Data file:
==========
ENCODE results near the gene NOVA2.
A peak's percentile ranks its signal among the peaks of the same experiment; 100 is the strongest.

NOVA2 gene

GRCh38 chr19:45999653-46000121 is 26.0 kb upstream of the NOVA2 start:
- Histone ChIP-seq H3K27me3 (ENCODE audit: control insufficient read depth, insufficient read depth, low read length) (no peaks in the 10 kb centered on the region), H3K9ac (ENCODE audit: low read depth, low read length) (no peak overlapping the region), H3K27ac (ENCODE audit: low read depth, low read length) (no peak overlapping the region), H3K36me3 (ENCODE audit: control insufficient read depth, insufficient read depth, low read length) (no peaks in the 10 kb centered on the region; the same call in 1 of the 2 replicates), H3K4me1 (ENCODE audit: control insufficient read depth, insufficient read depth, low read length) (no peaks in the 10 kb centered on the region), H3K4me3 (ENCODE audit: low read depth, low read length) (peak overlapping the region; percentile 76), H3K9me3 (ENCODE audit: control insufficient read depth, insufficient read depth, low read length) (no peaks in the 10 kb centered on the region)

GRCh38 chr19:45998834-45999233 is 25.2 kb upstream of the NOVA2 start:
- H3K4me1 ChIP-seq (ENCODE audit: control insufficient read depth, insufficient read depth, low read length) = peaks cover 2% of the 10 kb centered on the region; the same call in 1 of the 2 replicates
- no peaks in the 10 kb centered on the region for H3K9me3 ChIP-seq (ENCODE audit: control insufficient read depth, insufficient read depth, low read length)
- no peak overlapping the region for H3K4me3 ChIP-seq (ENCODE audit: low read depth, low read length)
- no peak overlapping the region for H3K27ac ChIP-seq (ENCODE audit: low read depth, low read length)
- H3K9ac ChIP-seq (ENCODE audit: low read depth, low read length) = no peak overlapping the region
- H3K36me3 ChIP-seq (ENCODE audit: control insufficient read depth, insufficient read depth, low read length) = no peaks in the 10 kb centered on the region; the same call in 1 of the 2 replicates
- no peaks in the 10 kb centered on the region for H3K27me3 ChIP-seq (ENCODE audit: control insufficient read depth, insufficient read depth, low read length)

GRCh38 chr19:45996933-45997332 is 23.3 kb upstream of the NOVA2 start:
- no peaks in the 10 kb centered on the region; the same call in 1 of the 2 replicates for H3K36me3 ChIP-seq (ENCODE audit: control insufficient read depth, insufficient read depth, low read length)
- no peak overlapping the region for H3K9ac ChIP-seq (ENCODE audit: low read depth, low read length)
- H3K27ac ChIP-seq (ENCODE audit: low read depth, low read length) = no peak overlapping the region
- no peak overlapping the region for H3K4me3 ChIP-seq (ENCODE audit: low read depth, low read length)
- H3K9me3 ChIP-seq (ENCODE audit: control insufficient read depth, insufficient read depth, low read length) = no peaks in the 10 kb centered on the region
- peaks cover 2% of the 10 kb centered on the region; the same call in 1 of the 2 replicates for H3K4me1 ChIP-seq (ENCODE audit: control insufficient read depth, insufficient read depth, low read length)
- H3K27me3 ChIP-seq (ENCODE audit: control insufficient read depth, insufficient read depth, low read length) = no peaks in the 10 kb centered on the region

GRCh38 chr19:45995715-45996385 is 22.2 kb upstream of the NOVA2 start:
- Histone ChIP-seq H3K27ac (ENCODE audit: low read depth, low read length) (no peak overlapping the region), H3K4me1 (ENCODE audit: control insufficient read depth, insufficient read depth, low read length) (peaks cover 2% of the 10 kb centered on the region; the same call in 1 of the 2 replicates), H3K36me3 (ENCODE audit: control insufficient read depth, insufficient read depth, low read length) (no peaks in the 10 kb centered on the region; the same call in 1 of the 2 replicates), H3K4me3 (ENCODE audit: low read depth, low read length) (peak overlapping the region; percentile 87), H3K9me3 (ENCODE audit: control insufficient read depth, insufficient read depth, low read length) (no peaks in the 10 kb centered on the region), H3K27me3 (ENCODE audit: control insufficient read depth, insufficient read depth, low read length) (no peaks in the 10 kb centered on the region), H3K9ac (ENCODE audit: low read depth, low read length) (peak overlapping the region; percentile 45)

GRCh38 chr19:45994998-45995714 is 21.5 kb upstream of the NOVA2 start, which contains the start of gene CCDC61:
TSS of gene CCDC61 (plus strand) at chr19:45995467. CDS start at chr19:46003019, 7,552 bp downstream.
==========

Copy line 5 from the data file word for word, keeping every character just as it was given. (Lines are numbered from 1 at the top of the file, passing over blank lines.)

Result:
- Histone ChIP-seq H3K27me3 (ENCODE audit: control insufficient read depth, insufficient read depth, low read length) (no peaks in the 10 kb centered on the region), H3K9ac (ENCODE audit: low read depth, low read length) (no peak overlapping the region), H3K27ac (ENCODE audit: low read depth, low read length) (no peak overlapping the region), H3K36me3 (ENCODE audit: control insufficient read depth, insufficient read depth, low read length) (no peaks in the 10 kb centered on the region; the same call in 1 of the 2 replicates), H3K4me1 (ENCODE audit: control insufficient read depth, insufficient read depth, low read length) (no peaks in the 10 kb centered on the region), H3K4me3 (ENCODE audit: low read depth, low read length) (peak overlapping the region; percentile 76), H3K9me3 (ENCODE audit: control insufficient read depth, insufficient read depth, low read length) (no peaks in the 10 kb centered on the region)